From time to time the Meissen Man will offer items for sale. This may include the rare, the important and just simply items that interest him.

The following is The Meissen Man’s most recent purchase:

A very rare and important late 19th century Meissen figure  of a Nude modelled by the Master Modeller Ernst Julius Hähnel; Model no L155 circa 1880. Height 43cm. See information below about this item 



This outstanding Mythological Nude Bacchante displays an enchanted facial expression. But there is a reason she worshiped the Roman God Bachus; while in Greece the Goddess Dionysus both  bearers of Wine; Ectasy and Fertility. Seen in the form at Meissen modelled completely in the nude.  Condition very good apart from small restoration to large toe of kneeling foot and small firing crack in For price and further photos please email [email protected]. Further images  can be also seen on Instagram @themeissenman

‘Nude figures appeared in Mythology in the classic theme at Meissen since they were first produced in the middle of the 18th century. Kaendler was the chief modeller from the early 18th century and experimented with creating models of the Nude amongst more than 2000 models and designs. But his differed in that the majority, their private parts of the models were draped to hide their dignity.

Around 100 years later the Meissen management were facing stiff competition from France and England. It was during this time they employed the Swiss Artist Ernst August Leuteritz (1818) who became head of the painting  department. Leuteritz recreated many of Kaendler’s models. but adding his own features that made them unique when compared to the 18th century originals. Models produced by Leuteritz or under his watchful eye are noted for their life-like facial expression. Particularly body features stand out prominently. Leuteritz standing for quality unsurpassed and stand out when compared to the majority of earlier of later modelling at Meissen.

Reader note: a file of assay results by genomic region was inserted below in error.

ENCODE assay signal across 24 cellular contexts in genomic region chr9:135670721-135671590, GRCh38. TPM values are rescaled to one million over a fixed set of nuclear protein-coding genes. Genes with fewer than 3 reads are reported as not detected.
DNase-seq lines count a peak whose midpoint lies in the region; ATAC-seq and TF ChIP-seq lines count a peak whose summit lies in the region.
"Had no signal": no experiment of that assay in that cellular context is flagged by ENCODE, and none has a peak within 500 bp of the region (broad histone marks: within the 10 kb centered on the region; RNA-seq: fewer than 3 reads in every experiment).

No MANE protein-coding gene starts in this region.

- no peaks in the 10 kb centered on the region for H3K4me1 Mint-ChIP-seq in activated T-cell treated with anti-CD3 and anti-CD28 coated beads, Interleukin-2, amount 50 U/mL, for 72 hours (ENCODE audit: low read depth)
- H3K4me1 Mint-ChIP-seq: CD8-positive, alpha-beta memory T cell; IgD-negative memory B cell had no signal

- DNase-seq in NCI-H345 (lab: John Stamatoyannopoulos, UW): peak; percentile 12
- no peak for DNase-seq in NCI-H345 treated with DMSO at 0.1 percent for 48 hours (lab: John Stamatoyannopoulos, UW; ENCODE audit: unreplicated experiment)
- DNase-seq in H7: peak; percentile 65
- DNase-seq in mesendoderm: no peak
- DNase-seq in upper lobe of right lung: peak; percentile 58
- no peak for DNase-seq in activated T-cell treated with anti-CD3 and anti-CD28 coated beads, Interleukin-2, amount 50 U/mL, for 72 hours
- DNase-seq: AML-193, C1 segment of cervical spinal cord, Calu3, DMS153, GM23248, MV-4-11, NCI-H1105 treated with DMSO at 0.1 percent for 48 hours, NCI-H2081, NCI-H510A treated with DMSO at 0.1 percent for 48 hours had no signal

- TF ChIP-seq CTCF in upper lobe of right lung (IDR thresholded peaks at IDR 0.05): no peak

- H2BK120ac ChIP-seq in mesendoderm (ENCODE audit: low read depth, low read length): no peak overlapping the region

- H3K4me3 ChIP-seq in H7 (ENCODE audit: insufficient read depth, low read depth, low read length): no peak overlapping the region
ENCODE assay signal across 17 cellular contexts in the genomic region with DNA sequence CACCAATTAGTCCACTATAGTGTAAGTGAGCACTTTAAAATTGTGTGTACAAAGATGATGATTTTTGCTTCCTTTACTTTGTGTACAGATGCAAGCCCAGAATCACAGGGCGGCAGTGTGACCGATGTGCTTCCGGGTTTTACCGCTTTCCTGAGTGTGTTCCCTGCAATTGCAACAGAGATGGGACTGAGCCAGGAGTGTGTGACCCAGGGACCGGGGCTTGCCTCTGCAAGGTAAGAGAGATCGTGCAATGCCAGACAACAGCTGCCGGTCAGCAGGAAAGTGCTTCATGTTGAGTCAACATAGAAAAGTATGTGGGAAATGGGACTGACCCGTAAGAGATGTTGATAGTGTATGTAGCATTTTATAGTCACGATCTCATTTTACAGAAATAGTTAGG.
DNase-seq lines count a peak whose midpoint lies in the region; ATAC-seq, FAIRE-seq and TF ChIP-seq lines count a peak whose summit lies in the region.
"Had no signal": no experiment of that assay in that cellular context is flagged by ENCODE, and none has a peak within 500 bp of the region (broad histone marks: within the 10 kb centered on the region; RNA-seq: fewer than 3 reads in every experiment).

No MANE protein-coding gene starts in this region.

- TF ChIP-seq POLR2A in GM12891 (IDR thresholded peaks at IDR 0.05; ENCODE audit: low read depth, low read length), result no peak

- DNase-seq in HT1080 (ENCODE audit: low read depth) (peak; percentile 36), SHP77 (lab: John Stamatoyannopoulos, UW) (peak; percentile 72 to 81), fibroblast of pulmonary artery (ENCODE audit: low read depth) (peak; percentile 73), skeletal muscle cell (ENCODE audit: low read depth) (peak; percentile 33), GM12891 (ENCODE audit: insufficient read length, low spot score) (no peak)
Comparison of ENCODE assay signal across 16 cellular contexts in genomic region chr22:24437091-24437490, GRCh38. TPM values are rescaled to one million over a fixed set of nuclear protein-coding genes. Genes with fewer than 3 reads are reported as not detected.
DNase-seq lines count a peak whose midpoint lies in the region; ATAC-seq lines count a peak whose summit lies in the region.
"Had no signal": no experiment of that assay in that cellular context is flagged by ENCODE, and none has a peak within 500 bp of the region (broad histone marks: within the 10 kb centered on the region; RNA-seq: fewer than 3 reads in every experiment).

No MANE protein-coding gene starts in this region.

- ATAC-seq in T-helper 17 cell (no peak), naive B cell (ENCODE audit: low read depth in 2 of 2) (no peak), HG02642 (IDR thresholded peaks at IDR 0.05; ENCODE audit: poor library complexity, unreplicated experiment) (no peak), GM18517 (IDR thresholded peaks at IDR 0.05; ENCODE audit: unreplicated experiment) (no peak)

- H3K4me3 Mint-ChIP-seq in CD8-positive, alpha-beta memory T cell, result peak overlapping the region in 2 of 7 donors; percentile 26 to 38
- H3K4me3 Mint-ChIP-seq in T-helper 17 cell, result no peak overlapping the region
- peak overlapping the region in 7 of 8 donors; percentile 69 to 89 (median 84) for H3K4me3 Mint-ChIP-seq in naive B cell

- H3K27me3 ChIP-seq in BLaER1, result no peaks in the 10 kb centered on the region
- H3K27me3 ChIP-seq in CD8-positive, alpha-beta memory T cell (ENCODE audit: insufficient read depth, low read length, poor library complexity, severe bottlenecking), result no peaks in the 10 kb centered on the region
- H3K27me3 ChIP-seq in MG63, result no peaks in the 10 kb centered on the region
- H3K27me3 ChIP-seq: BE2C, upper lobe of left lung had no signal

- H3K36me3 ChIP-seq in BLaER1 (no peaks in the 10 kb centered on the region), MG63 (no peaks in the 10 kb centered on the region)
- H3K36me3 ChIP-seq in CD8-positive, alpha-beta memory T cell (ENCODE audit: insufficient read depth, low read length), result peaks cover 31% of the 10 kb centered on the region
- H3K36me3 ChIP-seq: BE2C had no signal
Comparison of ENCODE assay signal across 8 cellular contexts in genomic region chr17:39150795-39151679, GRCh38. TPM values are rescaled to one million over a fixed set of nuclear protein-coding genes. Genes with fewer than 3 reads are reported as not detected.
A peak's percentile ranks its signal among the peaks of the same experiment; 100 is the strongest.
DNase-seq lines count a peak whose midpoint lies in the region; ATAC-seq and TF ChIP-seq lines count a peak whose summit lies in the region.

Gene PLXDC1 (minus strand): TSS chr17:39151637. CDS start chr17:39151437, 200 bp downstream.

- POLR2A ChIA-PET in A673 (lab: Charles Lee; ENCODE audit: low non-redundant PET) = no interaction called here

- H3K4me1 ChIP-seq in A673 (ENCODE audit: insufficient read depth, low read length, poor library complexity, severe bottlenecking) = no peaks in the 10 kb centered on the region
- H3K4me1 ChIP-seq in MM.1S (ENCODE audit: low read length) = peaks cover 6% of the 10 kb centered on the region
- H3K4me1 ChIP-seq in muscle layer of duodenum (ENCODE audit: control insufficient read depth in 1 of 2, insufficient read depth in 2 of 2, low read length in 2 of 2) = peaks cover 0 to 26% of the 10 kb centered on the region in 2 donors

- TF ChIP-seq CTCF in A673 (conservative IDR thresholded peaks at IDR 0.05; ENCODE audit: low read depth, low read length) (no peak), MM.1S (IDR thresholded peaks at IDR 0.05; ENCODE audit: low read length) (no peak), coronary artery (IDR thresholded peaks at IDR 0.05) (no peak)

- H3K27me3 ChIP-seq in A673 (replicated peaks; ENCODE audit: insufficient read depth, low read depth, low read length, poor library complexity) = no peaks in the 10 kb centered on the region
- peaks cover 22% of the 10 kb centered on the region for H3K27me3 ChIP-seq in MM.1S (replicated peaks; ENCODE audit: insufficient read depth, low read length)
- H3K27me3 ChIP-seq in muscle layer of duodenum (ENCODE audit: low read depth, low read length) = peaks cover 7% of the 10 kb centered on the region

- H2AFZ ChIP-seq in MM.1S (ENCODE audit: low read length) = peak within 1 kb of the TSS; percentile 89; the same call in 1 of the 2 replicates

The fashion during the 2nd half of the 19th century for Meissen was growing at a rate where the demand at times outshone the production. As well, with the Industrial Revolution in full swing there was stiff competition from other factories at home as well as abroad. Hundreds of smaller factories sprung up in the vicinity of Dresden (some of them imitating the cross swords trade-mark)as well as the more important Factory in Berlin that began to produce outstanding workmanship. Other than Berlin these factories wares cost a lot less than Meissen. There was also stiff competition from other countries in Europe. Especially Vienna in Austria and particularly at Sevres in France. Overseas in England the factories of Derby, Minton, Spode and Wedgwood  added to an ever increasing demand that proved a formidable competition for the Meissen Management.

Hence although the management at Meissen were aware of Leuteritz’s perfectionism they were always looking for alternative avenues to increase their revenues.

Ernst Julius Hähnel (1811-1891) was amongst the most prolific sculptors in Germany during the 19th century as well as Professor at the Dresden Academy of Fine Arts. He is noted for his important sculpture of Beethoven in 1845 that stands in Bonn. See illustration below.





The Meissen Man